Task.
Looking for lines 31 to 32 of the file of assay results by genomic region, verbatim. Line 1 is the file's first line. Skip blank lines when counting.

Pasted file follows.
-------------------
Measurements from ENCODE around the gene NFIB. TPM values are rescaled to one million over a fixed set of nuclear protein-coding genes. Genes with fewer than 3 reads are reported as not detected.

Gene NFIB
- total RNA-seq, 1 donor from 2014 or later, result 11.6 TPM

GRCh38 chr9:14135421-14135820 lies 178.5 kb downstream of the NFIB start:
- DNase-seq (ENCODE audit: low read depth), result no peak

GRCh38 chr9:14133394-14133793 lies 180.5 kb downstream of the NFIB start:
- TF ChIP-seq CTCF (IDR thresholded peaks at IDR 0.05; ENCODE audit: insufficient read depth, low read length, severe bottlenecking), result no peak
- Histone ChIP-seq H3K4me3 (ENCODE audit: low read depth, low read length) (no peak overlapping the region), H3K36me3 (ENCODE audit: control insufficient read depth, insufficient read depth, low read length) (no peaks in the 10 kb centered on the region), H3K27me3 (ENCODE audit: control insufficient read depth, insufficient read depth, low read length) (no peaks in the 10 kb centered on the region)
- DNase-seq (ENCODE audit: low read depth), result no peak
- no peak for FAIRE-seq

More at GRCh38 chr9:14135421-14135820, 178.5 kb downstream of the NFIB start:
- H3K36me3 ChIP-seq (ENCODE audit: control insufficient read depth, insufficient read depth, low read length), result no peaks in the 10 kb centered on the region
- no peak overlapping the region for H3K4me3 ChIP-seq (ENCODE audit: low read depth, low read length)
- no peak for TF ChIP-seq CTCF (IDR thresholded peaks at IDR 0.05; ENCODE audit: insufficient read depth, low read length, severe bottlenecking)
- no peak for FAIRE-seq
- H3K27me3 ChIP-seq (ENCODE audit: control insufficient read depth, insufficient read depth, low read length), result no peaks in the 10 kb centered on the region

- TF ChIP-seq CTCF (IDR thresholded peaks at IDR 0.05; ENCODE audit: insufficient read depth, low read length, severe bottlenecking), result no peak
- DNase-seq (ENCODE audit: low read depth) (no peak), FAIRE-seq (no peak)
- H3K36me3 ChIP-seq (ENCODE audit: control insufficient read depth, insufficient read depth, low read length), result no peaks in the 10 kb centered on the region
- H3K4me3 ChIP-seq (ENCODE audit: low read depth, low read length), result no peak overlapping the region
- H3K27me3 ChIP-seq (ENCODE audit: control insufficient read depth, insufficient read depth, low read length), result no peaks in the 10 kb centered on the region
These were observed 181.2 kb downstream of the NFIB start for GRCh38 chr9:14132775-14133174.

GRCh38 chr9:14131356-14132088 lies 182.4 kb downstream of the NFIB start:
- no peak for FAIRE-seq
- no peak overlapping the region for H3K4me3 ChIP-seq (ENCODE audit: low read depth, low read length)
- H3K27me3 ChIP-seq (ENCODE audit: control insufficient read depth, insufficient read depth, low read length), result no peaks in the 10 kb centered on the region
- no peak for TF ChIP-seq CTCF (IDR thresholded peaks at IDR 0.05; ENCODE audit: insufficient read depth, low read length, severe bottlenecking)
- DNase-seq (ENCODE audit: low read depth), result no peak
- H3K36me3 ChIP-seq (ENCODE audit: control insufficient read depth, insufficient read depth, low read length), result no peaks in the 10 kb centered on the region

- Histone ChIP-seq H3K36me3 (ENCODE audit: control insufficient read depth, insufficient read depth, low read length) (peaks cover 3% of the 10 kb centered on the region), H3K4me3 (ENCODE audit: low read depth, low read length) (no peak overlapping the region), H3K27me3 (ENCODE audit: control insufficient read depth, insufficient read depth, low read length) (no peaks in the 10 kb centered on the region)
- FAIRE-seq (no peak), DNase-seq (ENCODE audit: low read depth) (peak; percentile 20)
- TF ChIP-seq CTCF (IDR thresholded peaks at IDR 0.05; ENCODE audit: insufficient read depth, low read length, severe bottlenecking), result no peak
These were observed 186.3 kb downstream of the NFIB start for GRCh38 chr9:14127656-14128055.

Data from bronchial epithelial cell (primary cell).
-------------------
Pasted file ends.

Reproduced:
- FAIRE-seq (no peak), DNase-seq (ENCODE audit: low read depth) (peak; percentile 20)
- TF ChIP-seq CTCF (IDR thresholded peaks at IDR 0.05; ENCODE audit: insufficient read depth, low read length, severe bottlenecking), result no peak